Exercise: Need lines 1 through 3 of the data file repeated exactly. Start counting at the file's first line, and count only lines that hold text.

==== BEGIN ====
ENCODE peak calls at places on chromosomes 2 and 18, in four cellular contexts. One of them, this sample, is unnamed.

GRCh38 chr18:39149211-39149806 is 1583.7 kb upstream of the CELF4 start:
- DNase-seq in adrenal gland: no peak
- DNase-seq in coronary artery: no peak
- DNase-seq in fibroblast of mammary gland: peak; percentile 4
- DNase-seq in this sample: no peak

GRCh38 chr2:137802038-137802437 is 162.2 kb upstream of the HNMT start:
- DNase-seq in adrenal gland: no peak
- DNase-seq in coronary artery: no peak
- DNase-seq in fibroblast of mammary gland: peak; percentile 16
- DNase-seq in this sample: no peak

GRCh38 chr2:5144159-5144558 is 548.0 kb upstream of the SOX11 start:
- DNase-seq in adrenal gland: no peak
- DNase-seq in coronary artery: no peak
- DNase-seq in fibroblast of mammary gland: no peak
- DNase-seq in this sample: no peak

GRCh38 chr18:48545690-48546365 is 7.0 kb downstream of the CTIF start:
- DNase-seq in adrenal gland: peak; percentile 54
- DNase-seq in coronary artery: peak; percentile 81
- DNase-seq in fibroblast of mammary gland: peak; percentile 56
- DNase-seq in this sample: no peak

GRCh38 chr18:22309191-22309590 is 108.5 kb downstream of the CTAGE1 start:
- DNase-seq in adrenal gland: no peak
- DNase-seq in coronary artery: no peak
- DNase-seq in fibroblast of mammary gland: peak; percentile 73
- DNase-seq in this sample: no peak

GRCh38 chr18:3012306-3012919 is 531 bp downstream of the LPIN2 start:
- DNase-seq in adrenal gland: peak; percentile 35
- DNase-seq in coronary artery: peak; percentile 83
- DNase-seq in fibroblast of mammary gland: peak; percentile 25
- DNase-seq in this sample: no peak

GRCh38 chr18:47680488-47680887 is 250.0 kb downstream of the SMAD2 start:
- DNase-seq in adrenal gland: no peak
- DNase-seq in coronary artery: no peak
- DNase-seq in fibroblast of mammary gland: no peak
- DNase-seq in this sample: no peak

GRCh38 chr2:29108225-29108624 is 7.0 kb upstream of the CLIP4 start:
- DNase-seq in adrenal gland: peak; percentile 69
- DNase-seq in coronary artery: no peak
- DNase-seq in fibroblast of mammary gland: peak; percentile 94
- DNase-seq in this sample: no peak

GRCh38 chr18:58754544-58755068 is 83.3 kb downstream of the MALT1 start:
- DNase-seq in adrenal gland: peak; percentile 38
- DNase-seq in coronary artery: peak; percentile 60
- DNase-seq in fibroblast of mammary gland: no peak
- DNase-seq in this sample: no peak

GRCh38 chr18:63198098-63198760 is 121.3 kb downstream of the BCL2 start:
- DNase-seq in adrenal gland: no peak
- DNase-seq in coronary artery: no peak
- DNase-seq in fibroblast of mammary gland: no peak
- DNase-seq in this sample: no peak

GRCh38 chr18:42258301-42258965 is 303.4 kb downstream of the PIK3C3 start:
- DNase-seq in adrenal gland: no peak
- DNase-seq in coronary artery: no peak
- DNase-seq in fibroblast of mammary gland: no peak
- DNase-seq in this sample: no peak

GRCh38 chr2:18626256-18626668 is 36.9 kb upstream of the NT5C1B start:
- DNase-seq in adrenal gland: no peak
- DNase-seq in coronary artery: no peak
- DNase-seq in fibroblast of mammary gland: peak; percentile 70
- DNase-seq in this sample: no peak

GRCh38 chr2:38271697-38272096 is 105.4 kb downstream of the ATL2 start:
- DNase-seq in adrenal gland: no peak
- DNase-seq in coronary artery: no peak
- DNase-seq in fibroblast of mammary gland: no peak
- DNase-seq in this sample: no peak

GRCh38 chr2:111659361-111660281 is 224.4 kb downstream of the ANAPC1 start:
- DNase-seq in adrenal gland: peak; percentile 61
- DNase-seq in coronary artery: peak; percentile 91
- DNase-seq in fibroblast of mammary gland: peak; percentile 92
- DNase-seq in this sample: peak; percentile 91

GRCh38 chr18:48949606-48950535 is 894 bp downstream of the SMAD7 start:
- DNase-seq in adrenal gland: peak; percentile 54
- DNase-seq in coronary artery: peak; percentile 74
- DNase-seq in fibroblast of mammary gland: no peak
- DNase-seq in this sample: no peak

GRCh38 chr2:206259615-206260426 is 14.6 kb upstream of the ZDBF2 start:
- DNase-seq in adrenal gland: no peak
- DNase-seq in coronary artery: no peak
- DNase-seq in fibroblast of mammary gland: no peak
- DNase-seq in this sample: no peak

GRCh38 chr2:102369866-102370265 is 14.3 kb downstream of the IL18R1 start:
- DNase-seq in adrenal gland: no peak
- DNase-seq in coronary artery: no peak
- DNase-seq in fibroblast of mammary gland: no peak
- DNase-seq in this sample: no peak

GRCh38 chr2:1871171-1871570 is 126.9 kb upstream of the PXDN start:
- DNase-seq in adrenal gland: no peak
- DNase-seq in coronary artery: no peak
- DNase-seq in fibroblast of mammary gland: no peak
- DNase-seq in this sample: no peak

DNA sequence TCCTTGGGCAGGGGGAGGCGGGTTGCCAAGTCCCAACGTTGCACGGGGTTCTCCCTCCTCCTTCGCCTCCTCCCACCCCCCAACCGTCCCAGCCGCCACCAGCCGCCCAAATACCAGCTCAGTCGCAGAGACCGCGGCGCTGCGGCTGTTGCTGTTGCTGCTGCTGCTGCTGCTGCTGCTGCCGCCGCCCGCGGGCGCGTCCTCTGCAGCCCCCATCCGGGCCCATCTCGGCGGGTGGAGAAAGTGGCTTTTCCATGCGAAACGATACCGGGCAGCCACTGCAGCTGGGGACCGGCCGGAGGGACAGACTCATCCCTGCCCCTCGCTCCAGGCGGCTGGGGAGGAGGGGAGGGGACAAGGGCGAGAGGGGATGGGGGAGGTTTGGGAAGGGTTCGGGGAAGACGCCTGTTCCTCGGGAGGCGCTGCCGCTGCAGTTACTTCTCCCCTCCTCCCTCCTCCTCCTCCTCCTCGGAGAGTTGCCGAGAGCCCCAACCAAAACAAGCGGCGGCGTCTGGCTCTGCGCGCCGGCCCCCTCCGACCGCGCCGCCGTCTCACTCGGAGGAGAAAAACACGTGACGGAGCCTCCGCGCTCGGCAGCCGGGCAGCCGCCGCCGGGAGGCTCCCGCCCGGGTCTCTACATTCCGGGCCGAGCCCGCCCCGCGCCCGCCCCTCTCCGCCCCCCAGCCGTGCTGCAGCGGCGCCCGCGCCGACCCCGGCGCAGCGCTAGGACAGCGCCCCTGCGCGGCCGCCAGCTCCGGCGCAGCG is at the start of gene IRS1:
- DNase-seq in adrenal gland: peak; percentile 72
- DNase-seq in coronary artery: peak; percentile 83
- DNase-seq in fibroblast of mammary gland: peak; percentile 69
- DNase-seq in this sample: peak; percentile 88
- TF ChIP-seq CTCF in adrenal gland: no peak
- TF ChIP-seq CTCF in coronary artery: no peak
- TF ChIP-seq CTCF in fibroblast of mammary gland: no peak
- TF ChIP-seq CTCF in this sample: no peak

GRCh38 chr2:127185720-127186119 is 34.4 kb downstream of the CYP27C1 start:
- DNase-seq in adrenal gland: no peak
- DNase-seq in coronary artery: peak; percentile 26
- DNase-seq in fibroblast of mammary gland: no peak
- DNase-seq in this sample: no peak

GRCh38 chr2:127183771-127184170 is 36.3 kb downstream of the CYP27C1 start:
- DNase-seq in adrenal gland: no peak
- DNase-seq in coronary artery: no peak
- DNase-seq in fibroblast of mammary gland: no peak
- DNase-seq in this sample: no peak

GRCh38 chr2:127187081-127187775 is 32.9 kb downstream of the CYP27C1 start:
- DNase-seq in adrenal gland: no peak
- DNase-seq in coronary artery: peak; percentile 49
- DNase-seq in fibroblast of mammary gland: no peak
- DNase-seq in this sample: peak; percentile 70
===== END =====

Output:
ENCODE peak calls at places on chromosomes 2 and 18, in four cellular contexts. One of them, this sample, is unnamed.

GRCh38 chr18:39149211-39149806 is 1583.7 kb upstream of the CELF4 start:
- DNase-seq in adrenal gland: no peak